Browse Abstracts (54 total)

| by Waber, Bernard

Ira has to make a tough decision about a bear, and just does not know what to do. The sleep over proves to be stressful, but it finds a way to work itself out.

| by Hoagland Hunter, Sara

A young boy is insecure about moving away and leaving what is familiar to him. His grandfather tells about the time when he felt the same way and how he grew proud of his accomplishments.

| by Maguire, Arlene

Children of diverse backgrounds are shown and differences are emphasized. Every child has different interests and strengths and all characteristics should be valued. Everyone is special!

| by Munsch, Robert

Prince Ronald and Princess Elizabeth's castle is burned down by a dragon, who then steals the prince. Elizabeth chases after the dragon to free her prince.

| by Soto, Gary

Chato, the coolest low-riding cat in East L.A., feels very fortunate when he learns a family of mice accepts his invitation to dinner. Chato and his best friend, Novio Boy, prepare an extravagant meal excluding the main dish. When the two cats open the door and see a surprise guest, they realize that their plan is ruined.

| by Rylant, Cynthia

A scarecrow is more than just borrowed parts to make up a man. This scarecrow gets to see everything from vegetables growing to all the different animals that surround him. He sees how many of the simple things in life are the greatest.

| by Brown, Margaret Wise

Learn about all of the important things in early childhood from ages one through six. At one, you've found your nose and discovered your toes. By five and six, you've learned some tricks.

| by Updike, John

Poems are provided with various pictures of objects which begin with each letter of the alphabet such as apple, bird, jam, egg, nickel, oatmeal, toy and zero.

| by Mitchell, Rita Phillips

Hue Boy is very concerned about his height. Everyone thinks that he is too short. He and his mother try every possible remedy, but nothing works. Finally, Hue Boy's father returns, and Hue Boy loses his feelings of smallness through his pride of being with his father.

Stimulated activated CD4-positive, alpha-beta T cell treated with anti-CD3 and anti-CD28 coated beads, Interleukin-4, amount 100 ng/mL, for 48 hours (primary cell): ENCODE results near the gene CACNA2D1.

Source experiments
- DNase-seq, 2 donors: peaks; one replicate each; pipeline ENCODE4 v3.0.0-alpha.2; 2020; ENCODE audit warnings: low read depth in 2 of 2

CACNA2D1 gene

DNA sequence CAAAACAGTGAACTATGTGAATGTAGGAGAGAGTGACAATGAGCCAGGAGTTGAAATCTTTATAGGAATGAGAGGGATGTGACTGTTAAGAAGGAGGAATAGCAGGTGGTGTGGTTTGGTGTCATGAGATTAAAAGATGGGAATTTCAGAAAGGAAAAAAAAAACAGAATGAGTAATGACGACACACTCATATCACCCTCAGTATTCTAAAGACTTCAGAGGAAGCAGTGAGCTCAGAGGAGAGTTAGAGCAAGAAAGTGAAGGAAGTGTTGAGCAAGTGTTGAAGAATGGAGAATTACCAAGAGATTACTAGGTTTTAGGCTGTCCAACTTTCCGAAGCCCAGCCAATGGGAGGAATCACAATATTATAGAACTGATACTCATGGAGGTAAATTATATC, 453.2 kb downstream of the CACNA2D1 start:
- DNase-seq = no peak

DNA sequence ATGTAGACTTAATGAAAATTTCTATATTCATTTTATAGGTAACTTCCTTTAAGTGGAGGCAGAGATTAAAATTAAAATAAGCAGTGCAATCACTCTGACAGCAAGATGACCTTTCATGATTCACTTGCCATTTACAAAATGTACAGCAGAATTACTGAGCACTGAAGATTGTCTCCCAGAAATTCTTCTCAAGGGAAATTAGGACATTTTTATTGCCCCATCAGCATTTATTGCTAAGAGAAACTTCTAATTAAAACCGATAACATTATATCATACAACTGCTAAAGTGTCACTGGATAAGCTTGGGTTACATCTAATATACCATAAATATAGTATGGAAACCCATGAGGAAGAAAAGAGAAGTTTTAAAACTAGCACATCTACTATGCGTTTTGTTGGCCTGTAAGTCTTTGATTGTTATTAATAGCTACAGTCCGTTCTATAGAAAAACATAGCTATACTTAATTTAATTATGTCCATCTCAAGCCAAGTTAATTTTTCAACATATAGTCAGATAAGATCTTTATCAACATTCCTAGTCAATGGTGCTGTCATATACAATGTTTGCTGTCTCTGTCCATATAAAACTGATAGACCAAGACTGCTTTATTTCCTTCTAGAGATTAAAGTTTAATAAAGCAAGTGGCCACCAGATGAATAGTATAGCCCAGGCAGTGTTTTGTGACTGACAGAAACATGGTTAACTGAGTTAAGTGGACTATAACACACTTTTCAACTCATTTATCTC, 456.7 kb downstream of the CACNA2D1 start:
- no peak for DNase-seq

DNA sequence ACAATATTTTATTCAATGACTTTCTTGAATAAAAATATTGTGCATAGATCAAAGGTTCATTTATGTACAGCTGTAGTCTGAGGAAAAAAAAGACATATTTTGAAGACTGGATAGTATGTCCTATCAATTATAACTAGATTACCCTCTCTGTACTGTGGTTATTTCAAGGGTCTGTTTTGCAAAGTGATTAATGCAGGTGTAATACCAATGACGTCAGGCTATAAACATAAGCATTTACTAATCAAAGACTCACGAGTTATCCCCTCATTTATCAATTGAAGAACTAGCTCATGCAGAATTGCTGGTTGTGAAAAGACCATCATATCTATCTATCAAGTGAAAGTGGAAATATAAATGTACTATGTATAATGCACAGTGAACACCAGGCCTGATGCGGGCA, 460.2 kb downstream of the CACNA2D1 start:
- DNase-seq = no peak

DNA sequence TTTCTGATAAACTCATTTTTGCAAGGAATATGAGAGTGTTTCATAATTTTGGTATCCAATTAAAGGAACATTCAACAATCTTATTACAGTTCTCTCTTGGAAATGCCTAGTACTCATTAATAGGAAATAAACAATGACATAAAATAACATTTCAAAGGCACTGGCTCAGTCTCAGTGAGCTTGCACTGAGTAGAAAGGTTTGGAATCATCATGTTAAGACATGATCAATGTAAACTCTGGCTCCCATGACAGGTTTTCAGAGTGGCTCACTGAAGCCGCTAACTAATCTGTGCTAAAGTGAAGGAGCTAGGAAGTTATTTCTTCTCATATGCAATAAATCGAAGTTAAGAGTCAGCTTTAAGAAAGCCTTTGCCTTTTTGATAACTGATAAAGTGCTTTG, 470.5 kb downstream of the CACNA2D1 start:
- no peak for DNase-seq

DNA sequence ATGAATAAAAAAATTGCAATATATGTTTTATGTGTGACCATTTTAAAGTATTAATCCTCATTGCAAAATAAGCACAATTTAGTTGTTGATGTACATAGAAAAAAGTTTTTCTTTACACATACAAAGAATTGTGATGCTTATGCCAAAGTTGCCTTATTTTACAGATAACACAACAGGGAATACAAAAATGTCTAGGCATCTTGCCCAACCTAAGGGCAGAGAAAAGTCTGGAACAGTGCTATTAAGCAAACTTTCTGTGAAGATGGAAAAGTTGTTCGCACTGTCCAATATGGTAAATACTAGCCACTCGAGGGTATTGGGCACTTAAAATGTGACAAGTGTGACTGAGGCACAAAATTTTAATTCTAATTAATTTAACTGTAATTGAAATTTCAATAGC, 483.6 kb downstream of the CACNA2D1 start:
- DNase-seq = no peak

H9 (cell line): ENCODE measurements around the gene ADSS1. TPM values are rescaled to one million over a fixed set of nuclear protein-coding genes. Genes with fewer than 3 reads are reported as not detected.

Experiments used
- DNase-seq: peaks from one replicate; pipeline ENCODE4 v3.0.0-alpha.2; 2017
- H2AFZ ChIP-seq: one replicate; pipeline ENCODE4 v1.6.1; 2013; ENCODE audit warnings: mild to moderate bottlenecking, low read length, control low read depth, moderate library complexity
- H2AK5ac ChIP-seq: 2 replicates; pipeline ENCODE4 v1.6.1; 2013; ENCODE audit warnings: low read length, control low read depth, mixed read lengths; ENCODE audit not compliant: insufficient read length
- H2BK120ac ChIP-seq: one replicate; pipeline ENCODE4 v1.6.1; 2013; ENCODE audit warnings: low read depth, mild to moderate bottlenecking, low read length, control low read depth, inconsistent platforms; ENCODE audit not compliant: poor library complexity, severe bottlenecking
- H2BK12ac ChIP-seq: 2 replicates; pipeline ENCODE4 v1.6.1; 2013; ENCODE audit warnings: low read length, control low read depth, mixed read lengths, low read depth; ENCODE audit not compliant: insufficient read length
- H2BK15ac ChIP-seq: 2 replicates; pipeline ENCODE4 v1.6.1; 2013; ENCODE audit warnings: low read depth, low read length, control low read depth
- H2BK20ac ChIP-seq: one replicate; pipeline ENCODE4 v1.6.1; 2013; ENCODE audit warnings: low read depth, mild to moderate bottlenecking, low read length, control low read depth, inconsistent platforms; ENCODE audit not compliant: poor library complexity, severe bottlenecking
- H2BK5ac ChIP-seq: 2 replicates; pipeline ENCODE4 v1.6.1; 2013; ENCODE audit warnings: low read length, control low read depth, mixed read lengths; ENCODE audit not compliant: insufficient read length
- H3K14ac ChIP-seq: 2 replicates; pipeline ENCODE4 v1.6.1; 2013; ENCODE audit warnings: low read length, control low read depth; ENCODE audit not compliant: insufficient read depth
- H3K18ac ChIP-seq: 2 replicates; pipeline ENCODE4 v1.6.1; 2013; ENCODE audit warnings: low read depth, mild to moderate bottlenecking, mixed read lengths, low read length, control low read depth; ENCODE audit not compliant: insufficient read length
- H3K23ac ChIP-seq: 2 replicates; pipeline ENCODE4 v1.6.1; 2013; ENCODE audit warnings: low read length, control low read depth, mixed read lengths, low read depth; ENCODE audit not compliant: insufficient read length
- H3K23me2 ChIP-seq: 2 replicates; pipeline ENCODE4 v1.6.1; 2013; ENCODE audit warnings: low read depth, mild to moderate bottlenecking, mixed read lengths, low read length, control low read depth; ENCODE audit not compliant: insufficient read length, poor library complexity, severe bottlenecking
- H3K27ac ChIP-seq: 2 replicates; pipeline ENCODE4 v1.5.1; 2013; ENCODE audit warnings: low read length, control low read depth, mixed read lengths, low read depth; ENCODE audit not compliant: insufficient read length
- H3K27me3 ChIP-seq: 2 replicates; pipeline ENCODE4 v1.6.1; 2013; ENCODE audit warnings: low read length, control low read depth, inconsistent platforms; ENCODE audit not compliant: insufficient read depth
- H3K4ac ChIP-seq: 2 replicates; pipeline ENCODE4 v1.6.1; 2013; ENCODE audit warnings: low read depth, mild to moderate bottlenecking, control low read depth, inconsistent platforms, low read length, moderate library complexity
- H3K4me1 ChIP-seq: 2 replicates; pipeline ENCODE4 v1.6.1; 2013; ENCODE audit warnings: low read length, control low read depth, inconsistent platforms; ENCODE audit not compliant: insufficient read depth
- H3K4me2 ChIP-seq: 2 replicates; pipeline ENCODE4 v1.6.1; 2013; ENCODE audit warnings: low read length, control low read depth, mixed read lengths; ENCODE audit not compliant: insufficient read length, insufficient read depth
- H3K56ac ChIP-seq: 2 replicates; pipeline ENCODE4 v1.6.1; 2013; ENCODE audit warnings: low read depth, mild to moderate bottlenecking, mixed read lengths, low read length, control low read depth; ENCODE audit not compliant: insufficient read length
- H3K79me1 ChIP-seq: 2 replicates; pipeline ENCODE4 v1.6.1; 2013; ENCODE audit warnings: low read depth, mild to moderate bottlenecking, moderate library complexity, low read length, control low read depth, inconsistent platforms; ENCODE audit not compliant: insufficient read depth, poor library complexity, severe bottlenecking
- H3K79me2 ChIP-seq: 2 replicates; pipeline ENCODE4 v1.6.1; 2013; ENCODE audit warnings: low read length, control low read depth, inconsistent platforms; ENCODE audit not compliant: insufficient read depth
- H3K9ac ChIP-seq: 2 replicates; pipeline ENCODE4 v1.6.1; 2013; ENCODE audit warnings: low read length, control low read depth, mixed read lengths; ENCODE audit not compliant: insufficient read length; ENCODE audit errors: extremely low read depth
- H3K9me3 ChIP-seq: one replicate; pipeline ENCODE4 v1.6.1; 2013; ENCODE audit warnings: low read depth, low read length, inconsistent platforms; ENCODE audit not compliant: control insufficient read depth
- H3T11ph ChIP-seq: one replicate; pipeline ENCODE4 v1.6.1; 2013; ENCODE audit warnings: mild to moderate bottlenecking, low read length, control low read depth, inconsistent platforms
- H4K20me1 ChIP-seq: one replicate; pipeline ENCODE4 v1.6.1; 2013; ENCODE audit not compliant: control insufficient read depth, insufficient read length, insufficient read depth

| by Lamstein, Sarah

Random acts of kindness are demonstrated by Cassandra as she tells her teacher that she likes her buttons. Cassandra's positive attitude spreads throughout her school and around the neighborhood bringing joy and surprise to all.

| by Nixon, Joan Lowery

Tom is adopted by Shirley and Claude, and he hopes that they will adopt his sister, Bessie. Bessie and Shirley make a great team of catching crooks. Bessie spots them, and Shirley stops them. Bessie makes a great deputy and new daughter.

| by Green, Mary McBurney

Four friends demonstrate how activities might be easy or hard depending on the person who performs them. Through physical activities, like jumping or skipping, these children promote emotional health by letting kids know it's okay if you are not good at everything.

| by Burleigh, Robert

It was clear at a young age that Babe Ruth was talented at baseball. This talent became even more amazing as he got older, when he wowed the stadium fans with his memorable home runs. These historic moments will be remembered in baseball forever.

| by Halliman, P.K.

A vision of harmony celebrates differences among people. These vibrant pictures and rhymes help portray the notion that uniqueness in individuals is what makes each of us so special.
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